Continuing on from the last article where we dealt with the tempting trap of adding too many articles and too many ‘的’s to your Chinese sentences, this article will look at how to whittle your sentences down to sheer succinct masterpieces, just like a real native speaker.
Chinese is great because it lets you cut out all the niceties and accessories and just say what you need to say.
- Cut the pronouns:
Whenever it is obvious who you are talking to/about, just give the pronoun the boot.
Would you like to go and see a movie?
In full: 你要不要去看电影？(Nǐ yào bùyào qù kàn diànyǐng?)
What you only really need: 要不要去看电影？(Yào bùyào qù kàn diànyǐng?)
Let’s talk about it tomorrow.
In full: 我们明天再说吧。(Wǒmen míngtiān zàishuō ba.)
What you only really need: 明天再说吧。(Míngtiān zàishuō ba.)
- Express double-character words as singles:
It is quite common to drop the second character of two-character words, especially with names.
Beijing University 北京大学 (Běijīng Dàxué) is often shortened to only two characters: 北大(Běi Dà). I mean, who wants to use 4 syllables when you can use two? This can be confusing if you have not seen the full-length version before; as you will be wondering what it is at “North Big” that everyone is going to see.
Even conjunctions such as 或者 (huòzhě/ or) can be shortened:
“I want to go to Beijing University or Xiamen University.”
Instead of 我想去北京大学或者厦门大学 (Wǒ xiǎng qù Běijīng Dàxué huòzhě Xiàmén Dàxué), you can just say 我想去北大或厦大(Wǒ xiǎng qù BěiDà huò XiàDà). Refreshingly simple isn’t it?
This is often how 成语 (Chéngyǔ/ Sayings) are formed. The art is to take a proverb and condense it to its most condensed form (usually only 4 characters long) – so much so that it can be often hard to guess what it means after all those unnecessary frills have been trimmed.
入乡随俗 (Rù xiāng suí sú)
Here, 入 (rù) means ‘to enter’; 乡村 (xiāngcūn) a village; 随 (suí) to follow, and 风俗 (fēngsú) customs and habits. The full meaning would be 入乡村的时候，最好顺从当地的风俗文化 (Rù xiāngcūn de shíhòu, zuì hǎo shùncóng dāngdì de fēngsú wénhuà) i.e. When you enter a new place, its best to follow the local customs and culture, or, “When in Rome, do as the Romans do.”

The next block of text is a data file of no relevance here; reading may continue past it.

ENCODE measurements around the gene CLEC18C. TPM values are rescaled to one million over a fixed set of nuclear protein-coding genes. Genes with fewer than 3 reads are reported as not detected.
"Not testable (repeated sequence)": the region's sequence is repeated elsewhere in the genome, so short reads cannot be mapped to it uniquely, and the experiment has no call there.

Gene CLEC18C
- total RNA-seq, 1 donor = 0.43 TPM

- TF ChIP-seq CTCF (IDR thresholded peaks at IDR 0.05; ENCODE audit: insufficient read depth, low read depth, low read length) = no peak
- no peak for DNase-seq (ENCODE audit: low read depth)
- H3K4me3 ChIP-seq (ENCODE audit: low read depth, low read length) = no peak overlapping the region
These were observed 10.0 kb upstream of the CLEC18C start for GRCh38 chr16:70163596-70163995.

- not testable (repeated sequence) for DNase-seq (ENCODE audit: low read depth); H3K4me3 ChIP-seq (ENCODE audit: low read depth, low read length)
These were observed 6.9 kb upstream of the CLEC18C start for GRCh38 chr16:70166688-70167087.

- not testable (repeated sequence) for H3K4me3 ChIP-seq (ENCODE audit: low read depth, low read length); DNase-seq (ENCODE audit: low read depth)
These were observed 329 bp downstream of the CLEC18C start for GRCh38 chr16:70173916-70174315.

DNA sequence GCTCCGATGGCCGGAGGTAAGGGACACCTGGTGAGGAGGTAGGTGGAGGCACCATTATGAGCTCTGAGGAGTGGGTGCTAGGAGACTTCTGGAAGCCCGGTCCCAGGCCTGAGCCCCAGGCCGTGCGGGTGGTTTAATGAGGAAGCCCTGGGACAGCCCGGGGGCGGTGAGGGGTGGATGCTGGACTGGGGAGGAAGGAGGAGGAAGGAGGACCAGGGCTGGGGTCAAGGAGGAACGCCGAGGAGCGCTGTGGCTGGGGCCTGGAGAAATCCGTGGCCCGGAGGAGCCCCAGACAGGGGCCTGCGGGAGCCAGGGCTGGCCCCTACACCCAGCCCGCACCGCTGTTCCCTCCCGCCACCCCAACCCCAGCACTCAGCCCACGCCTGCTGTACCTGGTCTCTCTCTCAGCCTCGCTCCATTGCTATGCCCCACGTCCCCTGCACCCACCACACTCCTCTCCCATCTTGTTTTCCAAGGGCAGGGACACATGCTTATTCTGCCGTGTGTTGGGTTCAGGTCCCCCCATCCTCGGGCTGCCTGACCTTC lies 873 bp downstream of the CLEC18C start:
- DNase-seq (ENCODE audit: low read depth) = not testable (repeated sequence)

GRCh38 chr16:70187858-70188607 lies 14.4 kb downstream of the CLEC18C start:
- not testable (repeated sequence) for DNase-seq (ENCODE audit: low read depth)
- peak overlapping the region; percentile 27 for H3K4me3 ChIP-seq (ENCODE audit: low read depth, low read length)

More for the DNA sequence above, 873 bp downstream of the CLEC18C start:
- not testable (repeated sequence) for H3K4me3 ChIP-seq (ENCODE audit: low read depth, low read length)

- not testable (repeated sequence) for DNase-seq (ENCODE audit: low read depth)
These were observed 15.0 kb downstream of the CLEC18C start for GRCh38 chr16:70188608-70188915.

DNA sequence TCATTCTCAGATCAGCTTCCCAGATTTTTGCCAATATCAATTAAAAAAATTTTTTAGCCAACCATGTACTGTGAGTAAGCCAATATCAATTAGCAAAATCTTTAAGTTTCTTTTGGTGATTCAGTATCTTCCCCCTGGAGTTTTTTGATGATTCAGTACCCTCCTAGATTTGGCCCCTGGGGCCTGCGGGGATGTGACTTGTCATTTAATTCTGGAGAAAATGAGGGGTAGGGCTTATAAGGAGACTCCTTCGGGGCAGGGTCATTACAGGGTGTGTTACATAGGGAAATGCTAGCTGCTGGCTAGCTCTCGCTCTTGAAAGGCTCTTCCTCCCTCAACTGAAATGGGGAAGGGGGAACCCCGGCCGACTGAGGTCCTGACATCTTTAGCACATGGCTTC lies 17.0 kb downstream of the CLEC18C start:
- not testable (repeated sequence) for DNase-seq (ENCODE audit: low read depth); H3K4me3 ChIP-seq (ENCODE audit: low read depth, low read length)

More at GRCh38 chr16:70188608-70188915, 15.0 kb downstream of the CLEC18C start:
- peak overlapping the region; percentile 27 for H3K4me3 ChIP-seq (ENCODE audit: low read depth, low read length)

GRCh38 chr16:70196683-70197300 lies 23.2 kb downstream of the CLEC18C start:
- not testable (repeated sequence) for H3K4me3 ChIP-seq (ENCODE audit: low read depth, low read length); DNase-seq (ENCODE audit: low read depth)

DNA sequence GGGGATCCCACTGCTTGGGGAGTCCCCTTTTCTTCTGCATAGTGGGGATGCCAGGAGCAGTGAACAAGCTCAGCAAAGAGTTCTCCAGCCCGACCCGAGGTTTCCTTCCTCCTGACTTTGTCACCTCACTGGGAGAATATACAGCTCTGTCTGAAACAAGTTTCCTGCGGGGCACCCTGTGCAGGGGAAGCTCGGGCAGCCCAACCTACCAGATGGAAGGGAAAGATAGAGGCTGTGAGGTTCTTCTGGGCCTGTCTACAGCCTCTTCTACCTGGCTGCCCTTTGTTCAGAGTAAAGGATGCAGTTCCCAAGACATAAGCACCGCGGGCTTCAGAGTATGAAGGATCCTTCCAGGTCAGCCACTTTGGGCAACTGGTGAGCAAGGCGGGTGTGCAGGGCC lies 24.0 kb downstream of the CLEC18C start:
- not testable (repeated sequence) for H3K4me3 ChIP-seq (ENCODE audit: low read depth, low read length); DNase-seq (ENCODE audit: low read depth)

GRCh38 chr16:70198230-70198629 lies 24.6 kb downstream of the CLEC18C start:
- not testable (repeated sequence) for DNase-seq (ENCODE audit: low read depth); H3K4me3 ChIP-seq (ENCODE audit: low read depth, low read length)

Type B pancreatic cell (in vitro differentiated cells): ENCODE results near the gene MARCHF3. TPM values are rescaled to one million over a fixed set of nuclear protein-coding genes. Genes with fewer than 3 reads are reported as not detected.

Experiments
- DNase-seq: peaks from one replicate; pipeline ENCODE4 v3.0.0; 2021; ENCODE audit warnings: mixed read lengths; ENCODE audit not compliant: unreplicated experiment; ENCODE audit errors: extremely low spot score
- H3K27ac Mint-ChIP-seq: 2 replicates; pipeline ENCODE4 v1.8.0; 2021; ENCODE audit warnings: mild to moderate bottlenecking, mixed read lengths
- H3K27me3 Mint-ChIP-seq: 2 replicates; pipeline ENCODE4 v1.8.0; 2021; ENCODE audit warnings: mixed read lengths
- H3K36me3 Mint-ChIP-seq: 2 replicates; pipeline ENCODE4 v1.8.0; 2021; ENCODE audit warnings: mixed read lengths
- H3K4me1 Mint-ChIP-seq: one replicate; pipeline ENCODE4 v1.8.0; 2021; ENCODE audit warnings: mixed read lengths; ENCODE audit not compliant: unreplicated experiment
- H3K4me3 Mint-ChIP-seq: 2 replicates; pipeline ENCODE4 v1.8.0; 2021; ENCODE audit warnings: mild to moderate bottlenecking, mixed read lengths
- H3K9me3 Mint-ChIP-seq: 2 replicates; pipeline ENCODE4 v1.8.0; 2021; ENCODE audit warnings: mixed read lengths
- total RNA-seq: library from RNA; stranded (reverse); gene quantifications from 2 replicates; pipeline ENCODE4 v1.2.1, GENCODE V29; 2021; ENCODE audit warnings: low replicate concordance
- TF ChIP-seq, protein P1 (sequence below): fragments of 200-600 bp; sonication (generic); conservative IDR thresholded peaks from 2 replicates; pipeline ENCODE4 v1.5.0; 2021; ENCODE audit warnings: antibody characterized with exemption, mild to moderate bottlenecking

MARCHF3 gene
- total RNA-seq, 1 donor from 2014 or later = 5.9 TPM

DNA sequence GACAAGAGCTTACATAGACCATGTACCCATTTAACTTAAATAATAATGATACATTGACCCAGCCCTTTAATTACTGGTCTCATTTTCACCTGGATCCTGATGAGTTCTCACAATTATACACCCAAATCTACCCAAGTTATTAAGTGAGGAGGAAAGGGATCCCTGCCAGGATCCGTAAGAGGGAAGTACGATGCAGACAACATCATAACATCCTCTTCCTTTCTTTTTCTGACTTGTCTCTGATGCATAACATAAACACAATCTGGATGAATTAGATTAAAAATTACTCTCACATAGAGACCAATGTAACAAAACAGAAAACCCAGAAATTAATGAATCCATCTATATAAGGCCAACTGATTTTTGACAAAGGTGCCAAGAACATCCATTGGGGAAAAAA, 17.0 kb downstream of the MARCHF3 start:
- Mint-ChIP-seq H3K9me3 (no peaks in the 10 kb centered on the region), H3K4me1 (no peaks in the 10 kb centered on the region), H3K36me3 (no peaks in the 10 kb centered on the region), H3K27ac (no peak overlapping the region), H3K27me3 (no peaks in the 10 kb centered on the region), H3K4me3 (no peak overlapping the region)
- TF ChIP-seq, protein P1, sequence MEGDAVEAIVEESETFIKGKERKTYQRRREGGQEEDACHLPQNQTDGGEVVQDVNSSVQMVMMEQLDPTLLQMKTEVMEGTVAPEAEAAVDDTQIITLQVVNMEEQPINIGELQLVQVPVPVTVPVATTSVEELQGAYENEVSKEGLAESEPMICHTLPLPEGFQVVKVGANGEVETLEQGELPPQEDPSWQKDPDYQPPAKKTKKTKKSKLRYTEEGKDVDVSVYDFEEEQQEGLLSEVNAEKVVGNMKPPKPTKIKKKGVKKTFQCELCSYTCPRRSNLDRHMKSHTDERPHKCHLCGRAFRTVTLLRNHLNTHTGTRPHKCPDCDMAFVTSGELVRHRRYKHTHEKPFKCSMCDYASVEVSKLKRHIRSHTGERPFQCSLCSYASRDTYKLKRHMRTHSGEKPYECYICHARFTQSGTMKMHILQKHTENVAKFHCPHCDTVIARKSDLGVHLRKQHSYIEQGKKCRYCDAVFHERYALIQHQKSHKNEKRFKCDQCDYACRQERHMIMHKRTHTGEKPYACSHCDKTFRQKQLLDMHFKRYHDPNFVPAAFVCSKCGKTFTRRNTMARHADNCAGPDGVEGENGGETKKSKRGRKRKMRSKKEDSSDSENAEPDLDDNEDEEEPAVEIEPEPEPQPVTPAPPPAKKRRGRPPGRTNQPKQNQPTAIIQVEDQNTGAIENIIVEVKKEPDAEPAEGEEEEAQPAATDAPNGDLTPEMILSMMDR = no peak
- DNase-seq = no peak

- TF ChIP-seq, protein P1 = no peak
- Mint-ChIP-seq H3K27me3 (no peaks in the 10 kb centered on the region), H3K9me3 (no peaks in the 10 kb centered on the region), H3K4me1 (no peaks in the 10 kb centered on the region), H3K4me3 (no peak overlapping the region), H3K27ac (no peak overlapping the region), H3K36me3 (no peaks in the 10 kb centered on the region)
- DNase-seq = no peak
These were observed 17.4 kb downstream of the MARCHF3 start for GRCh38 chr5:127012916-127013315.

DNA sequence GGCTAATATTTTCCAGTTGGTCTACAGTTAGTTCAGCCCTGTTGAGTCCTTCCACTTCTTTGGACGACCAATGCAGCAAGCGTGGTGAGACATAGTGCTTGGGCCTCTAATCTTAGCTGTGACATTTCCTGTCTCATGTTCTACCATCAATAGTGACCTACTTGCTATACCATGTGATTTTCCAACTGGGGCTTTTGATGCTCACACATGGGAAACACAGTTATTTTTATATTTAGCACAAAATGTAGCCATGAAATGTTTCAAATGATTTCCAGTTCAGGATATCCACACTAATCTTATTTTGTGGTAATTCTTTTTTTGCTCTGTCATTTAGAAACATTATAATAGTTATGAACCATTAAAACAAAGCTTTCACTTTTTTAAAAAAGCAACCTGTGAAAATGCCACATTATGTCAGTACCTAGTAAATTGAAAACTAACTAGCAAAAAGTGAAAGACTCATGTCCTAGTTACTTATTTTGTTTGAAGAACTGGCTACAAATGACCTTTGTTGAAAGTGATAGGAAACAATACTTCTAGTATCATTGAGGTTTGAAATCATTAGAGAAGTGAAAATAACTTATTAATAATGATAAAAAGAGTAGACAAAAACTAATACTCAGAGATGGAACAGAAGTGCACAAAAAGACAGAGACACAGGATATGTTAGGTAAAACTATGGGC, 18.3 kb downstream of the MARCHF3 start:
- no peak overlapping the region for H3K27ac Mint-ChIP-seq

If you are worrying about how far is too far when pruning your Chinese, Chenyu’s are proof that you can’t really go too far. Who knows why brevity is so attractive in Chinese? Perhaps paper was expensive back in the day, or maybe they just had better things to get on with – either way, it is clear that long-winded fools are not suffered gladly.
Back to everyday speech, let’s put our newfound knowledge into action and practice chipping away at some sentences:
“Shall we go for a walk after dinner?”
吃完饭以后我们去散散步吧 (Chī wán fàn yǐhòu wǒmen qù sàn sànbù ba).
吃完后我们去散散步吧 (Chī wán hòu wǒmen qù sàn sànbù ba).
Then cut out the pronoun altogether:
吃后去散散步吧 (Chī hòu qù sàn sànbù ba).
“When I got to the supermarket I forgot what I needed to buy.”
(Wǒ yī dào chāoshì jiù wàngle wǒ yīnggāi mǎi shénme dōngxī).
(Yī dào chāoshì jiù wàngle yāomǎi shénme).
“I’m feeling a bit tired so I’d like to go home and rest for a while.”
(Wǒ gǎnjué yǒudiǎn er lèi, suǒyǐ wǒ xiǎng huí jiā xiūxí yīxià).
(Wǒ yǒudiǎn er lèi, xiǎng huí jiā xiūxí yīxià).
“When you leave the house don’t forget to bring my keys and my jacket with you.”
(Nǐ yào chūmén de shíhòu, bié wàng shùnbiàn bǎ wǒ de yàoshi hé wǒ de wàitào dài guòlái).
(Chūmén bié wàng dài wǒ yàoshi hé wàitào).
Great isn’t it?
Share some examples of any concise and compact sentences you have used recently that saved you the breath you would have used, had you been speaking the long-winded and verbose language of English.